3 Simple Products for Helping Baby Learn to Eat
1. Find your seat!
Whether it be feeding purees or that first crunchy bite of apple, safe swallowing is directly related to being properly positioned in a feeding chair. The Graco™ Blossum 4-in-1 seating system can be used as a high chair, as an infant feeding booster, as a toddler booster or as a youth chair for kids up to 60 lbs.
Once your child is sitting up independently, be sure to position them upright, with a slight forward tilt to their hipbones (not slumped backward) and feet flat on a footrest. The Blossum system has an adjustable footrest for growing kids, just for this purpose.
Note: When using the booster seat with preschoolers, be sure to position the backrest so your child’s knees fold at a 90 degree angle and now, add your own footrest. A sturdy stool under foot does the trick and keeps kids from wiggling at the table. Another favorite is the Keekaroo Chair at Keekaroo.com, which holds up to 250 lbs. and provides excellent positioning for children approximately 9 months and up plus has a variety of seating accessories to fit every need.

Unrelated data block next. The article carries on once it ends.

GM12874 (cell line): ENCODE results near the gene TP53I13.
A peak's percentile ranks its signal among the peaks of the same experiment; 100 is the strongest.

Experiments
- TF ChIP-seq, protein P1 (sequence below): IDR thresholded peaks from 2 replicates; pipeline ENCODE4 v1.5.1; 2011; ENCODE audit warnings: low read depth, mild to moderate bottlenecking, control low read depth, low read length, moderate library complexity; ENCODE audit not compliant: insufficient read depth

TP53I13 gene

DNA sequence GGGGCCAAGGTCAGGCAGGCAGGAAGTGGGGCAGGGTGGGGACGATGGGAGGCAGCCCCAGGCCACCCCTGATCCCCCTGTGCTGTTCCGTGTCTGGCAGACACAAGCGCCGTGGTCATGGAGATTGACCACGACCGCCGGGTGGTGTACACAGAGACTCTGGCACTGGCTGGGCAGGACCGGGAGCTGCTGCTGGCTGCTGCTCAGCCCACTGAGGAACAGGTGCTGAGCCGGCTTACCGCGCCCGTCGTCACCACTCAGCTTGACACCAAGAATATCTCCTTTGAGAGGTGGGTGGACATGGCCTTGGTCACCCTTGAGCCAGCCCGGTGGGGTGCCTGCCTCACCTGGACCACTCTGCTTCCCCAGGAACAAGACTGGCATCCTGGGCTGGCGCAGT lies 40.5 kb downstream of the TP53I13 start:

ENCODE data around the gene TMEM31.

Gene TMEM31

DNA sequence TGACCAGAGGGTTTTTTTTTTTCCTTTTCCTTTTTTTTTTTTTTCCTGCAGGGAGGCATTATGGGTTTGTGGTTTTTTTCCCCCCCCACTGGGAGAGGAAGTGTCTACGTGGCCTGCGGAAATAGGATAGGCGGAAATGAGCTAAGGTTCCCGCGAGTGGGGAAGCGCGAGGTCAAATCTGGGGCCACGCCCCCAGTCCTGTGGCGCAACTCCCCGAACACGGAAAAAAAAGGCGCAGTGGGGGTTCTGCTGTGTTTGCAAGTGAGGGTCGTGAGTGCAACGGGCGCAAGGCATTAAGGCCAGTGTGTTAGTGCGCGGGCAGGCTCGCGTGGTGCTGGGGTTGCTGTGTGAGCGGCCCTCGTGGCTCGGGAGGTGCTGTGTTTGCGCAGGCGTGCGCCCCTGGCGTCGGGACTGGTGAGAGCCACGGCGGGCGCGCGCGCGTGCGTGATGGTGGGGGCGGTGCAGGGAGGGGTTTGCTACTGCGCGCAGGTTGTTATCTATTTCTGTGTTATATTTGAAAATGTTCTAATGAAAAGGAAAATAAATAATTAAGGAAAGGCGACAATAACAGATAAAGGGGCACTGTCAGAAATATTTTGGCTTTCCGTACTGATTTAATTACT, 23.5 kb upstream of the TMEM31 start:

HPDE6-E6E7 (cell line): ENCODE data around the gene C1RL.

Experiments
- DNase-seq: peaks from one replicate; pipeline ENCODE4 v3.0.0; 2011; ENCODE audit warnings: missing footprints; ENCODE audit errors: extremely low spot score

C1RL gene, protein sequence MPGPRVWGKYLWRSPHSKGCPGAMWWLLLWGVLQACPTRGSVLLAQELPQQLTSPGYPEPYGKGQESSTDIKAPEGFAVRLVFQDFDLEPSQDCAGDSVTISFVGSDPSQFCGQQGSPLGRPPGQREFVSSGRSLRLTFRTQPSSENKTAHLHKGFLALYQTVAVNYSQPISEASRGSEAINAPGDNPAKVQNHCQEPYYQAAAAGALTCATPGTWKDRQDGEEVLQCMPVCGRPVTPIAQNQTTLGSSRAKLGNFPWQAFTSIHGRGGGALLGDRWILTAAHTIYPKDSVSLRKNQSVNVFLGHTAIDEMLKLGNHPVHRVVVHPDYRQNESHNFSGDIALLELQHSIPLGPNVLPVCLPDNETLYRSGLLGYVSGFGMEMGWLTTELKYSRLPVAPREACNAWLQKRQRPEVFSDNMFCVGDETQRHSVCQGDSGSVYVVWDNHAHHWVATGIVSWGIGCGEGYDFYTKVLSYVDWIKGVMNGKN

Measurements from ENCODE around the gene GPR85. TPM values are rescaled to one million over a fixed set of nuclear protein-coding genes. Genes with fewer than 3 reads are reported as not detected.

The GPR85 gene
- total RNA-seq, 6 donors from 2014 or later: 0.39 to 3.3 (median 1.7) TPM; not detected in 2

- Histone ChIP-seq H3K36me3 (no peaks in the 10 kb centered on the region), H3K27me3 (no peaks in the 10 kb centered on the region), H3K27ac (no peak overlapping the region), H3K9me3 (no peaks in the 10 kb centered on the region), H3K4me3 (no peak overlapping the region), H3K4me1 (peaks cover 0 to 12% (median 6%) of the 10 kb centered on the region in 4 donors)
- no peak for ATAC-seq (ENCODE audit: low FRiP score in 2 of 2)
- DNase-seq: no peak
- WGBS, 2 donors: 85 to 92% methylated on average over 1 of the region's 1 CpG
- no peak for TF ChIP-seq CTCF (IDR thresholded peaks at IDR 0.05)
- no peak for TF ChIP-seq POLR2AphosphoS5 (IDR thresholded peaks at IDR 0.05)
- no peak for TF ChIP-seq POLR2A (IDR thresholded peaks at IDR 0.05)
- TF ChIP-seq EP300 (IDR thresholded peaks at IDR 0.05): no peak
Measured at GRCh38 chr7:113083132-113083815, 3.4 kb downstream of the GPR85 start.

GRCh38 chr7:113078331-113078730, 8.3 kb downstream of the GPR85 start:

2. Gimme’ Somethin’ to CHEW!
While teethers in the baby aisle are terrific, feeding therapists know a secret place to find some of the best chewies: ARK Therapeutic Services. Ark’s Grabber® is a smooth or textured P-shaped chewy appropriate for an infant who has mastered holding a toy and mouthing it.
Babies explore the world via their hands and their mouths. Textured mouth toys teach them that they can tolerate all types of textures before they progress through smooth purees, then chopped purees and even more solid foods. F
or children with special needs, your child’s therapist will demonstrate how to progress through the softest to the chewiest Grabber® to help build oral motor strength for chewing.
This little dipper teaches the first step to spoon feeding: dipping! The short handle and flat dipper-tip creates the perfect “first” utensil – easy to grab and simple to maneuver into the mouth. Once your child masters dipping, try graduating to the spoon.
In my next post, we’ll chat about your toddler and discover tools for learning how to scoop with a spoon and more!